In just under a decade, the GRID initiative has turned into the most important point of convergence in the local industry between aspiring artists and seasoned professionals. It serves not only as a factory of outstanding singles, but as a window for different communities to express themselves and make their culture known to the rest of the country.

“At a grassroots artist level, we’re living through a really exciting time in the music industry today. In each city we go to, we have been experiencing the depth of the music bubbling under the surface,” comments GRID co-founder Ariel Blum, “the stories yearning to get out and the way the work of the artists so often positions place, identity and community firmly at the centre of their expression.”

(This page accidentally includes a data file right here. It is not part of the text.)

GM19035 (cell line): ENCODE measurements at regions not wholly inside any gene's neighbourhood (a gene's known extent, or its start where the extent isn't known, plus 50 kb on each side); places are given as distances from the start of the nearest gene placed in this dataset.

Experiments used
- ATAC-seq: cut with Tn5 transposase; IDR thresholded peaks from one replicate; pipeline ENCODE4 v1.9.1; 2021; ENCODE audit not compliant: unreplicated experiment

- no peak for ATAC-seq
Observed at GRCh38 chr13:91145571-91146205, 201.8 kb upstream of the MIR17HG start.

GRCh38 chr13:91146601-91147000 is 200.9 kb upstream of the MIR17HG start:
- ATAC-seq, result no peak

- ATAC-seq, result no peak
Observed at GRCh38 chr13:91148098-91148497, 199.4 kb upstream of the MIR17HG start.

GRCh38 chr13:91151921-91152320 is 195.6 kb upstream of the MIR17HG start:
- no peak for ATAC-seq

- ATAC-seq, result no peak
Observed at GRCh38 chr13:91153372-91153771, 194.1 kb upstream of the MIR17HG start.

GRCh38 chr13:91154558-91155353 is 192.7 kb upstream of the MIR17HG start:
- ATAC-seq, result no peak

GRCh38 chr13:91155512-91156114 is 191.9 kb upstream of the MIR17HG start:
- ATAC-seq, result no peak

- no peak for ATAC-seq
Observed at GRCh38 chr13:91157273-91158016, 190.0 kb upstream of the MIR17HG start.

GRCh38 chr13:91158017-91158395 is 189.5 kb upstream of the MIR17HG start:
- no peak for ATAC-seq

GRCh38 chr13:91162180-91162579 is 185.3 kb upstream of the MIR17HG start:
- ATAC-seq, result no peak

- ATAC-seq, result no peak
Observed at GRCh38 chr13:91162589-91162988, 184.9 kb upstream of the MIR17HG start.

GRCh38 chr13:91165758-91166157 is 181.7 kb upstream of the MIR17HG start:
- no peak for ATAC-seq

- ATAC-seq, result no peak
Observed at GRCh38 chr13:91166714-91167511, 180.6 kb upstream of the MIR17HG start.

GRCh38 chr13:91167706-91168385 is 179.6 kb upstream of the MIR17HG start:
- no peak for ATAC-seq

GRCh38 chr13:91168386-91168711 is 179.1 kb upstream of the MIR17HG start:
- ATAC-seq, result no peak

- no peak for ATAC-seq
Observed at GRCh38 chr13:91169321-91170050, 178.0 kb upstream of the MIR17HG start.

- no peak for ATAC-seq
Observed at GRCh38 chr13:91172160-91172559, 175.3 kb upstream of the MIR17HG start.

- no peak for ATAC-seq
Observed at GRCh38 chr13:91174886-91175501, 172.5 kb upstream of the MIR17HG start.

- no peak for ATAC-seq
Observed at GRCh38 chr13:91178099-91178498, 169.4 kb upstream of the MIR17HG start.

“It’s pretty wild to think we are getting close to 10 years… as a goal to achieve by our 10th anniversary, we’d love to facilitate stronger links between the artists across cities and foster new collaborations between the artists we work with.”

To close our chat, Blum and Mehta send a piece of advice to all of those musicians wanting to apply to the next installment of GRID, “We have always been attracted to artists who see the value of building strong communities and supporting their fellow artists. Just be yourself and take the time to fill out the application. We read every single one to really get an understanding of who you are as an artist.”